I said this piece would be about writing, not politics. Apparently you can take the boy out of politics but you can’t take the politics out of the boy. Maybe next time.

Stop The Presses?

They sat like well-behaved school children, trying not to fidget in the crowded rows of chairs, waiting for the grown-up talk to be over. They wanted dessert. They were already feeling deprived, and the Washington Press Corps often got grouchy when they weren’t fed the kind of stuff they liked. They were tired of election food.

The endless Clown-of-the-Week primaries by the Republicans had not been satisfying for long. No-Drama-Obama and No-Charisma-Romney had been disappointing. No flash! No clash! The debates had offered little chance to stir things up.

The press turned to election night hoping for some last-minute suspense and excitement. But no matter how much they tried to hype things, David Axelrod’s numbers kept turning out to be true. There was to be no all-nighter, no nail-biter, no fist fights at the polling places. Even when some Republican governors suppressed tens of thousands of voters, it didn’t seem to have caused a ruckus.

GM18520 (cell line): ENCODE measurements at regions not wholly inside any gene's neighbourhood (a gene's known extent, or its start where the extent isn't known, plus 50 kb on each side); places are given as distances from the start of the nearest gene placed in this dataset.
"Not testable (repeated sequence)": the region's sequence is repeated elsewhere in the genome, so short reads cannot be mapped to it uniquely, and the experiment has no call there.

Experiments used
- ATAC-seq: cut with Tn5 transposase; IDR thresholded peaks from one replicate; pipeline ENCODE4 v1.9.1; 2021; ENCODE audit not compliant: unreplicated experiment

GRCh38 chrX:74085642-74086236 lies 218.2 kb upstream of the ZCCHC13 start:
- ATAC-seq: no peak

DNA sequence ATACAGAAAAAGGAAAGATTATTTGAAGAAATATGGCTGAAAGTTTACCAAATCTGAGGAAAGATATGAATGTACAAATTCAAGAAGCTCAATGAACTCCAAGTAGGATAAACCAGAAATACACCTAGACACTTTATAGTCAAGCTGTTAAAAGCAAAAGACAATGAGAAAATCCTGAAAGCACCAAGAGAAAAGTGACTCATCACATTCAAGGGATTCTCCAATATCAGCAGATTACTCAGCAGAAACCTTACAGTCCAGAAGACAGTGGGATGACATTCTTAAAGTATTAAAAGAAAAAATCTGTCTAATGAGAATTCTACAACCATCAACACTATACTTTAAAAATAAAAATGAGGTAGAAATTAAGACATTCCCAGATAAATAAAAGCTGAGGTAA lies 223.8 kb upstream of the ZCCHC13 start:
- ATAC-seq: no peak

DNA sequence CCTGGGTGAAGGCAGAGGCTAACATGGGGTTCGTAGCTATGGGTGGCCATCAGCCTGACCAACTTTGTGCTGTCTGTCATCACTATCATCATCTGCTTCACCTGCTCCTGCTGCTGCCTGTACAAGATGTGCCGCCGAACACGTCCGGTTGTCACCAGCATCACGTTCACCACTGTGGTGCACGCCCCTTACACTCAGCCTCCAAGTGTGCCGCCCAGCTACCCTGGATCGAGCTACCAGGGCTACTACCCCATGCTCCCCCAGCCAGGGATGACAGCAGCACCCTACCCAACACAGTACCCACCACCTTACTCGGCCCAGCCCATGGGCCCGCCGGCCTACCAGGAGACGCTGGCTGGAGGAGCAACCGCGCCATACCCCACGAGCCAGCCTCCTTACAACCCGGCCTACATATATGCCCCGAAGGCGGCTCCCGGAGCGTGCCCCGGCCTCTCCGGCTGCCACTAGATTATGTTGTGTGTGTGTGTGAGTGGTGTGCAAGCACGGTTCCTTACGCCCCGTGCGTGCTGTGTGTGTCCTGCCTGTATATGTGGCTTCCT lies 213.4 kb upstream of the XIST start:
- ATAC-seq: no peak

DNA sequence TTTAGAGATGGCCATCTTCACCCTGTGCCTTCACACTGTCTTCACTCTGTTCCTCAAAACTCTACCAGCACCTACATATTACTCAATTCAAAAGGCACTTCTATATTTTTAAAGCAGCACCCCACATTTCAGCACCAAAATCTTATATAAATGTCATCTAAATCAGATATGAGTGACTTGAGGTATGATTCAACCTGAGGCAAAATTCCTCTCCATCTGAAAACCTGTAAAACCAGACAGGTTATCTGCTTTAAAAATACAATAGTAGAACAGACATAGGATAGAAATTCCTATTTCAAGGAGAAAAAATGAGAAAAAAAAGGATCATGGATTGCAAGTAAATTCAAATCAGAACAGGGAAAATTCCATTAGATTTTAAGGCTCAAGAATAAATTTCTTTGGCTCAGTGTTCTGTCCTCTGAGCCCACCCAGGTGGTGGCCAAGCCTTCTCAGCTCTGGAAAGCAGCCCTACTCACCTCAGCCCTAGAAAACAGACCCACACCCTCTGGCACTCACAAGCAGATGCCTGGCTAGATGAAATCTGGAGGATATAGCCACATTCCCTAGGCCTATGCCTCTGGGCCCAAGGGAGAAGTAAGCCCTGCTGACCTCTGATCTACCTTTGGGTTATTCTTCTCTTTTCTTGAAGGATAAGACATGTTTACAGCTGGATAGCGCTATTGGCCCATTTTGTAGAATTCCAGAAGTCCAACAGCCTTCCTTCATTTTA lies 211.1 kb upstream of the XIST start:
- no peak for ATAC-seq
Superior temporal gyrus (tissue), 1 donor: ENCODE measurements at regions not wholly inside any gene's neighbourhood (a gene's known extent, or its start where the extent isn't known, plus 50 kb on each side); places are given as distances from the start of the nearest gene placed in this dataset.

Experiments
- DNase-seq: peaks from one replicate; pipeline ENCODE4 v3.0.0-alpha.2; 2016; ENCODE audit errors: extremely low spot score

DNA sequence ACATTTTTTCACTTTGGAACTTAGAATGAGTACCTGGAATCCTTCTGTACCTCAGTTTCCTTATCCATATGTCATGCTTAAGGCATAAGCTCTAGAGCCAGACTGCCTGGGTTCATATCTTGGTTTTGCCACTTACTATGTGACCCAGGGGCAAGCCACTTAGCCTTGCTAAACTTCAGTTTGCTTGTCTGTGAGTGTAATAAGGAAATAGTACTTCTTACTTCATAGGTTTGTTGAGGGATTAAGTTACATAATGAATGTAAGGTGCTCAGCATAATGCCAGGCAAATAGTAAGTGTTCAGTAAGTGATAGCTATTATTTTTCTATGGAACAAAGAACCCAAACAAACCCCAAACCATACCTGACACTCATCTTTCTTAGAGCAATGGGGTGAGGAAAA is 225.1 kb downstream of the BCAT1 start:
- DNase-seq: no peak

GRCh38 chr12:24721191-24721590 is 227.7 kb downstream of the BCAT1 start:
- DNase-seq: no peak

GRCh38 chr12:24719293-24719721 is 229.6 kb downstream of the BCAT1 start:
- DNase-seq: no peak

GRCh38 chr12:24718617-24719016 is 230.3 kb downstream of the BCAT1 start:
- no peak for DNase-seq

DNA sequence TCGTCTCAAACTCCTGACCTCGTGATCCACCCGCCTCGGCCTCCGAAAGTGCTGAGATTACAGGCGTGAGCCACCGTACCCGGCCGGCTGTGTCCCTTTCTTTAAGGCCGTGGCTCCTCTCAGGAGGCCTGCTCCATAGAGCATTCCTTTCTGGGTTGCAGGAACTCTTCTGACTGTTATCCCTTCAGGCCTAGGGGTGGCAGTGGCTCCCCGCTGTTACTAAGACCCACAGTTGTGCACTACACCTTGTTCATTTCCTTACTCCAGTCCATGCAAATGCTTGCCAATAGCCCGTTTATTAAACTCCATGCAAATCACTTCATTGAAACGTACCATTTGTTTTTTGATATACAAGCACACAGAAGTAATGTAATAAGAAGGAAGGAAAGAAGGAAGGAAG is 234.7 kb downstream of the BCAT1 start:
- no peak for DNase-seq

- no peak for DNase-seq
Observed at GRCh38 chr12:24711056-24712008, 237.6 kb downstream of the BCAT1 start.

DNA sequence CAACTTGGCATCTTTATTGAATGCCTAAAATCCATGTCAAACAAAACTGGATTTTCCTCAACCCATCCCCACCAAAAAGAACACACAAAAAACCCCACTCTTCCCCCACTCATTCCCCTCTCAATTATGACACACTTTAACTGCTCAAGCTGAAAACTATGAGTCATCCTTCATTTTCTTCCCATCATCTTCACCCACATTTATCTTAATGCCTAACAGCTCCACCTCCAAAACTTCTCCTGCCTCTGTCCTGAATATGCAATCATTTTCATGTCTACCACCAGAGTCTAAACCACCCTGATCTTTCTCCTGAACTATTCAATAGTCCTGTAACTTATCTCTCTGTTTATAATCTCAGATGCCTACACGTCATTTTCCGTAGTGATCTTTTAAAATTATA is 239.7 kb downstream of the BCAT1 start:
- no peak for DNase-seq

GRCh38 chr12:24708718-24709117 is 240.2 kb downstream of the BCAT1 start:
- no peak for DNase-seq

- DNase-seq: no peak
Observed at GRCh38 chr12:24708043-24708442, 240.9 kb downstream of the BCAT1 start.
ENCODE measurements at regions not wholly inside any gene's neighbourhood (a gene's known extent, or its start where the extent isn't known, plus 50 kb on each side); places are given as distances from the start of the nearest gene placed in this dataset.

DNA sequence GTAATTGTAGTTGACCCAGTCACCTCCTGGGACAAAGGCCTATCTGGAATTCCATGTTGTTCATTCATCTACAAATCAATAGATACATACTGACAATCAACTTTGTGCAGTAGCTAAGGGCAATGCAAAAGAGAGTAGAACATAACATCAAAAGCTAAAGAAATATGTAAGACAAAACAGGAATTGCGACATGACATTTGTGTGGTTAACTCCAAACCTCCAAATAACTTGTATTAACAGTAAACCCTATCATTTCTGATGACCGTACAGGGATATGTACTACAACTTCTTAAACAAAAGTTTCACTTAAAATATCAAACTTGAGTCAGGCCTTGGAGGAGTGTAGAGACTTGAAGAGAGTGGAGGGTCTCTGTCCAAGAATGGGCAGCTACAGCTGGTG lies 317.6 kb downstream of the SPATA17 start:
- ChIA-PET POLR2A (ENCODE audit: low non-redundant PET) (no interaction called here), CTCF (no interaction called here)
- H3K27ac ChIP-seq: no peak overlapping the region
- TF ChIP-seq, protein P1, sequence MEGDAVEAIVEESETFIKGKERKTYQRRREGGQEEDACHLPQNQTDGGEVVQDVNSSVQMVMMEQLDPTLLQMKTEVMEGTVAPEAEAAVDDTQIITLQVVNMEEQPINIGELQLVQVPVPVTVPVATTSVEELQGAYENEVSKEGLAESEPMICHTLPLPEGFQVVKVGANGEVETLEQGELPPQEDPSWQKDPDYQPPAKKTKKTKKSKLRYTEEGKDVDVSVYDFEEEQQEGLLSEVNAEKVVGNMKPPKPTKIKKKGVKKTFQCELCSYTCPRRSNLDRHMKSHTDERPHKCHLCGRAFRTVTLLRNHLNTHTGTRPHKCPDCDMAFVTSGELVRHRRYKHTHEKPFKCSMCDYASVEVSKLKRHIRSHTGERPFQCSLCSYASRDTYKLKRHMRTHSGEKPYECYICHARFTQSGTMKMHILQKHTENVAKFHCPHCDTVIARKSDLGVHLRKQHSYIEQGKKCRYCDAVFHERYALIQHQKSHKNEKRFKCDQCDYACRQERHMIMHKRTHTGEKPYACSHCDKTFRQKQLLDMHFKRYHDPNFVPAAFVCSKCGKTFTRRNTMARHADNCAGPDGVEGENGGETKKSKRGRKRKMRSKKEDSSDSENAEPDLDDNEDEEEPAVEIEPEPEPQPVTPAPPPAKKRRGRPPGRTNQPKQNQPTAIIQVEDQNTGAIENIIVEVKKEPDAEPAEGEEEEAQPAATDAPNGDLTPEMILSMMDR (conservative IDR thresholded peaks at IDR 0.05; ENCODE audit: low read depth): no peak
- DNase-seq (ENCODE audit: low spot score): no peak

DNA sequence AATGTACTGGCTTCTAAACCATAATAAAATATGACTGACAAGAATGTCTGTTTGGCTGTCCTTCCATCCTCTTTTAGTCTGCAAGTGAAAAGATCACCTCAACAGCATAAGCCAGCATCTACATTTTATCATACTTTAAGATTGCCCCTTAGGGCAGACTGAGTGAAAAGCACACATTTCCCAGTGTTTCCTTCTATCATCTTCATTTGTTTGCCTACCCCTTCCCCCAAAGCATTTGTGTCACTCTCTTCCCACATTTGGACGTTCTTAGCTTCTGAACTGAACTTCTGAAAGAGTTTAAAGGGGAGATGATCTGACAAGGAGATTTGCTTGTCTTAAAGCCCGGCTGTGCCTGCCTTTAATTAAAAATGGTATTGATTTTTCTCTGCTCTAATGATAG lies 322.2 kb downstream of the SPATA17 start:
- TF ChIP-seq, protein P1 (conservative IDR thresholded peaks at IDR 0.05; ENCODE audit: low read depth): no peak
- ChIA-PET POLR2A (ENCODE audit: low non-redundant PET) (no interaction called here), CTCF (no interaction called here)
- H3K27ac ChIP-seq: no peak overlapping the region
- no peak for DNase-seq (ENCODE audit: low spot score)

Reluctantly, the Press Corps had sat in The White House facing the prospect of having to report real issues, like taxes, like the deficit, like energy policies. Complicated stuff! But their hopes began to rise with the tragedy at Benghazi. At least they could count on Senator McCain to start rattling the sabre.

They got a real story from two women that had never been on their radar screen: Paula Broadwell and Jill Kelley. These two women seemed to be about to topple the head of the CIA, and possibly another four-star general. This was juicy stuff. David Petraeus with all those ribbons on his chest? A brilliant female soldier with “toned arms?” Definitely the stuff of serious journalism.